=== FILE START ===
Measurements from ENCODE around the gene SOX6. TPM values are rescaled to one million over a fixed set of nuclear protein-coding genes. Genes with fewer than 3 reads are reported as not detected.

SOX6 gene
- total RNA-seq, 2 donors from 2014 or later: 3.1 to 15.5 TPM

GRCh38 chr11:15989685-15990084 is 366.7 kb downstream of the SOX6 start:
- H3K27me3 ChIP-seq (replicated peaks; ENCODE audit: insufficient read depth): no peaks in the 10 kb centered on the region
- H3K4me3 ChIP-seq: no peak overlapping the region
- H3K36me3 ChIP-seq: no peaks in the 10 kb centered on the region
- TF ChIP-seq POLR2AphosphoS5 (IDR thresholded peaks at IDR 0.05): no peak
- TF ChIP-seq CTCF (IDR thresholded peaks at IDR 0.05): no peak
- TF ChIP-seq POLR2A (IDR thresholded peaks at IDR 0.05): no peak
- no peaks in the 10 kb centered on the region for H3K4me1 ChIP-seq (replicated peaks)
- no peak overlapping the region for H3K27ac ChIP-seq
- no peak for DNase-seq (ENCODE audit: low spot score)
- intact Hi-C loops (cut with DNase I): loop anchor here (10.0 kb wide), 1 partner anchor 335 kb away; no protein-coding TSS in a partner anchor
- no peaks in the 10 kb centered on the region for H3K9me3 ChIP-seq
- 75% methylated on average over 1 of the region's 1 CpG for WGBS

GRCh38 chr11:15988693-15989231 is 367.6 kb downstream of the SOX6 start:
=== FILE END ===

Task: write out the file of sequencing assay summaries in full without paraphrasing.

Measurements from ENCODE around the gene SOX6. TPM values are rescaled to one million over a fixed set of nuclear protein-coding genes. Genes with fewer than 3 reads are reported as not detected.

SOX6 gene
- total RNA-seq, 2 donors from 2014 or later: 3.1 to 15.5 TPM

GRCh38 chr11:15989685-15990084 is 366.7 kb downstream of the SOX6 start:
- H3K27me3 ChIP-seq (replicated peaks; ENCODE audit: insufficient read depth): no peaks in the 10 kb centered on the region
- H3K4me3 ChIP-seq: no peak overlapping the region
- H3K36me3 ChIP-seq: no peaks in the 10 kb centered on the region
- TF ChIP-seq POLR2AphosphoS5 (IDR thresholded peaks at IDR 0.05): no peak
- TF ChIP-seq CTCF (IDR thresholded peaks at IDR 0.05): no peak
- TF ChIP-seq POLR2A (IDR thresholded peaks at IDR 0.05): no peak
- no peaks in the 10 kb centered on the region for H3K4me1 ChIP-seq (replicated peaks)
- no peak overlapping the region for H3K27ac ChIP-seq
- no peak for DNase-seq (ENCODE audit: low spot score)
- intact Hi-C loops (cut with DNase I): loop anchor here (10.0 kb wide), 1 partner anchor 335 kb away; no protein-coding TSS in a partner anchor
- no peaks in the 10 kb centered on the region for H3K9me3 ChIP-seq
- 75% methylated on average over 1 of the region's 1 CpG for WGBS

GRCh38 chr11:15988693-15989231 is 367.6 kb downstream of the SOX6 start: